input A, B, C;
The above HDL statements are characters within a text file on the computer system. Each variable name, instruction and operation is an element. In step 14, tokens are assigned for each element of the HDL statements. For example, "input" is assigned a first token, A is assigned a second token, and so on. Tokens have a fixed identity and act as a "place holder" to contain algorithm-to-implementation mappings which are the relationships between a token and the block diagram that is implemented by it, the interconnect for the block diagram, and the scheduling information for the HDL statement. For example, a token representing an addition element in an HDL statement may include a mapping to an adder or arithmetic logic unit while the tokens representing the variables in the same HDL statement may include mappings to define the interconnect needed to perform the HDL statement using the given adder. Some tokens do not contain any mappings since they exist to provide a formal syntax of the HDL, e.g. "input", ",", and ";".
The text file is read and mapped to a block diagram implementation by CAD software according to step 16 as shown in FIG. 1. In FIG. 2, the input parameters A, B, and C are stored in registers 20, 22 and 24, respectively. A first token encodes "input" for syntax but does not contain any mappings. A second token A provides a mapping to register 20. That is, register 20 is placed and the input A is physically routed to register 20 for storage in its memory. With the second token for A, the CAD software knows the source of input A, type of data, number of data lines on the interconnecting data bus, propagation time, clocking, width of register 20, setup and hold-time of register 20, etc A third token encodes "," for syntax but does not contain any mappings. A fourth token B is mapped into register 22, while a fifth token encodes the second "," for syntax but does not contain any mappings A sixth token C maps into register 24. A seventh token encodes ";" for syntax but does not contain any mappings.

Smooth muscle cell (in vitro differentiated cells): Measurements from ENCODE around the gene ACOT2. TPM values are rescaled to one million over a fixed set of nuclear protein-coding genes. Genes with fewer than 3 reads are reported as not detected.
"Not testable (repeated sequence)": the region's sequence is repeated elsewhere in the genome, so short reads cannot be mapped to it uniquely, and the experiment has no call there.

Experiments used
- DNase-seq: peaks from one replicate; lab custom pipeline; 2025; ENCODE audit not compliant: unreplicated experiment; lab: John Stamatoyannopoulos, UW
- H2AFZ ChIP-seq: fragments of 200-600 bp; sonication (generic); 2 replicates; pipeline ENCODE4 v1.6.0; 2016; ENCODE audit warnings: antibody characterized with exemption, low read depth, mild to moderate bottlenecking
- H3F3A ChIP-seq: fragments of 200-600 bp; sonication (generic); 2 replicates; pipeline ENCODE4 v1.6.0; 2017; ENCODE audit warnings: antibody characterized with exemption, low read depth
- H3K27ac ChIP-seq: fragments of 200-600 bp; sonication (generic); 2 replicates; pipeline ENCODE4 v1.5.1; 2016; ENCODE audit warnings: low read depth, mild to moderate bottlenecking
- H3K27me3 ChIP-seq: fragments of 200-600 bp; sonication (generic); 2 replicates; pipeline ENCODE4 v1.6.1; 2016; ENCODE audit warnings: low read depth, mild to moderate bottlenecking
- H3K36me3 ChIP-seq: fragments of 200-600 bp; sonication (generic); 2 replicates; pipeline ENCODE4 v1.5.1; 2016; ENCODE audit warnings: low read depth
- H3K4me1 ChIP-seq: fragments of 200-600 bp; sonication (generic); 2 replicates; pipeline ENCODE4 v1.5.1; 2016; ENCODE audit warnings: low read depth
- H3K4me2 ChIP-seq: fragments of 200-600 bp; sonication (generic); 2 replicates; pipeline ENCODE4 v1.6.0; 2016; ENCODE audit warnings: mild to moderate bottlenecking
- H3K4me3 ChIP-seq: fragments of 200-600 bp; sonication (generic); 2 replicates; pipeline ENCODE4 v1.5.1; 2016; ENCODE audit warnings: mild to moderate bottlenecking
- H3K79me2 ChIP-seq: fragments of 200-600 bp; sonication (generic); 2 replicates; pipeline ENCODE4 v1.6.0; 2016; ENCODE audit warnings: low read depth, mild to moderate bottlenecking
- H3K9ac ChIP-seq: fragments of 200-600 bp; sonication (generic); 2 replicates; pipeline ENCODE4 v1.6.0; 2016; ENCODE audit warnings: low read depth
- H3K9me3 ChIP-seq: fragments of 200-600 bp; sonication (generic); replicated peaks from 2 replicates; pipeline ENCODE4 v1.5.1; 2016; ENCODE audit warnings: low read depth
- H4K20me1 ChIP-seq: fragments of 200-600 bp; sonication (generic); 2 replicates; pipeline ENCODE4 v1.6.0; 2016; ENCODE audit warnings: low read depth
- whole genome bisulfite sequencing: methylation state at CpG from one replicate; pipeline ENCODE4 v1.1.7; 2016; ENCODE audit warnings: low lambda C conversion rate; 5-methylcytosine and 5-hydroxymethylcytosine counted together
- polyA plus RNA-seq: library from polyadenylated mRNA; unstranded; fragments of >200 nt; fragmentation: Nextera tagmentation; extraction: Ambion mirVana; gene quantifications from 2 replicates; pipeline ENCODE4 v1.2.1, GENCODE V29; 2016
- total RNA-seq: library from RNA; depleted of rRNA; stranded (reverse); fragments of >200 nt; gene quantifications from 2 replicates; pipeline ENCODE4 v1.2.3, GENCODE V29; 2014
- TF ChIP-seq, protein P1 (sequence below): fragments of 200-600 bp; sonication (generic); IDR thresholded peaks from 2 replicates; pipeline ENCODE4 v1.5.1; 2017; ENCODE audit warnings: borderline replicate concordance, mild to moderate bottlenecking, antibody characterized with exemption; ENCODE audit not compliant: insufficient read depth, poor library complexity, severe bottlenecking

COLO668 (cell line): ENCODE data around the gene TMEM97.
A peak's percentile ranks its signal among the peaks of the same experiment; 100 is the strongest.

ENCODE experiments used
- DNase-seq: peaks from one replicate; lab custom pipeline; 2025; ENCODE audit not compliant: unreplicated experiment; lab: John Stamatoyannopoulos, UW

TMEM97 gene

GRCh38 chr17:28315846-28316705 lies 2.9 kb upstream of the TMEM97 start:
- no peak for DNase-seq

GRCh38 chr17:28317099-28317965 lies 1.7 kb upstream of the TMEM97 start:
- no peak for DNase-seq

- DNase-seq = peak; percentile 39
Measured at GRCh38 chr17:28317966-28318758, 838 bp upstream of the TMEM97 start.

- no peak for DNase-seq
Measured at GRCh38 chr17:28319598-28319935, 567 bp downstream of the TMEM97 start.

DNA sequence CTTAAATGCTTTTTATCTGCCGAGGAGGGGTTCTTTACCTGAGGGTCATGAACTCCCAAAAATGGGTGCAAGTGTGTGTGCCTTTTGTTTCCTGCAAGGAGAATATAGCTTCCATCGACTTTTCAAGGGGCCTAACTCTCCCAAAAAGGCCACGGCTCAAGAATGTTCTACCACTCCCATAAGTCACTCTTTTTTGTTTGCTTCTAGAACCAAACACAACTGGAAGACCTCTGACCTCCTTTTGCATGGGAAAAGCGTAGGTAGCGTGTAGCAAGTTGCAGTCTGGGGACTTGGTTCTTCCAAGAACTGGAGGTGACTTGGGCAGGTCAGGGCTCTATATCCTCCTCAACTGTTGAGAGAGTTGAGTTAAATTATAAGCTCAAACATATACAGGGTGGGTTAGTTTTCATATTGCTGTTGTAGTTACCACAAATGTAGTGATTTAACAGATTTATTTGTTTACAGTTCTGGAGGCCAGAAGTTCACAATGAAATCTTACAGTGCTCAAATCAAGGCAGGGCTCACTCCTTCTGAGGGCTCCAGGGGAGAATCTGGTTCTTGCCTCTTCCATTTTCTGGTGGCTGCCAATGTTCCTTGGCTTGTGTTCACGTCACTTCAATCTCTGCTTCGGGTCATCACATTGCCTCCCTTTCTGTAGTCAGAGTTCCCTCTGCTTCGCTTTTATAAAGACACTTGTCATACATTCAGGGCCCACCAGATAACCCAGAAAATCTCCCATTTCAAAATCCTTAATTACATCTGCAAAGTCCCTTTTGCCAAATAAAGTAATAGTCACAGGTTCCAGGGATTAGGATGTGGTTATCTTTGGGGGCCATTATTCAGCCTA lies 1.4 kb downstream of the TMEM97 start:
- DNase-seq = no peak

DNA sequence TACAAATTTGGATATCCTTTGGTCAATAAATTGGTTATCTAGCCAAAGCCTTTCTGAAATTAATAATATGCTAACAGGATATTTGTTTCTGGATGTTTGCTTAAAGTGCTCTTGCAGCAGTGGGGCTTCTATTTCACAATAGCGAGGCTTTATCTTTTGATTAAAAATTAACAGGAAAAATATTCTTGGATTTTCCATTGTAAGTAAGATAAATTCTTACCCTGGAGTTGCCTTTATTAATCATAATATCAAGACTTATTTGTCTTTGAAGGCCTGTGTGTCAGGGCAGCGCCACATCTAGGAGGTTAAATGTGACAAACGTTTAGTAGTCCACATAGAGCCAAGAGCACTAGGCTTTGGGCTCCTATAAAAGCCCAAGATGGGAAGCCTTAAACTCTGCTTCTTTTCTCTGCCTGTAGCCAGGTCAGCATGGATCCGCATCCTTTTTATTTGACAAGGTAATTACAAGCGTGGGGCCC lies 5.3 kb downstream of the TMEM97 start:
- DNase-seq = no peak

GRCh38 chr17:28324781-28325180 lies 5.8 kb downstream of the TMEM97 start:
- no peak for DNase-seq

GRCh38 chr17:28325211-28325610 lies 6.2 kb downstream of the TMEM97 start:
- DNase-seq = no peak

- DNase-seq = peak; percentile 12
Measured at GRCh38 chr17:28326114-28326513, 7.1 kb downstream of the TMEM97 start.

The A in register 20 and the B in register 22 are summed in adder 26 and the result D is placed in register 28. Tokens A and B on the second line include mappings that define how A and B are routed from registers 20 and 22 into adder 26. The D in register 28 is summed with the C in register 24 by way of adder 30 and the result E is placed in register 32. Token D includes a mapping that define how the result from adder 26 is routed into register 28. Tokens D and C on the third line include mappings that define how D and C are routed from registers 28 and 24 into adder 30. The token for E includes a mapping that define how the result from adder 30 into register 32.
With the above HDL statements mapped into the block diagram of FIG. 2 by the information contained in the tokens, the next level of CAD software, e.g. schematic diagram and simulation, may continue processing the design. If it becomes necessary to modify one or more of the HDL statements, an editor software program is used to alter characters in the HDL text file. In the prior art, tokens are assigned at the time the CAD software maps the HDL statements into the block diagram implementation. Any altering of characters in the HDL text file changes the ordering assignment of tokens and forces a complete re-design from the new token assignments.
As part of the present invention, tokens are assigned to each element of the HDL text file when originally created in step 14. The design information is maintained as attributes associated with the tokens. Token attributes include name of token, type of token, mapping to block diagram, scheduling, layout, routing, and other configuration data. It may become necessary or desirable to make changes to the HDL description after the block diagram shown in FIG. 2 is created. As part of any character edit to the HDL statement, in addition to updating characters in the HDL text file, the tokens that are assigned to the HDL elements are compared in the background of the editor software to the previously assigned tokens to determine the degree and amount of change. For example, a change in the HDL description may involve a change in token name or token type. Only those changes to the token name or token type that reflect updates to the mappings, the block diagram, and other design data are made. By keeping the design attributes of unchanged tokens in place, the impact of any change to the HDL description on the block diagram is kept to a minimum.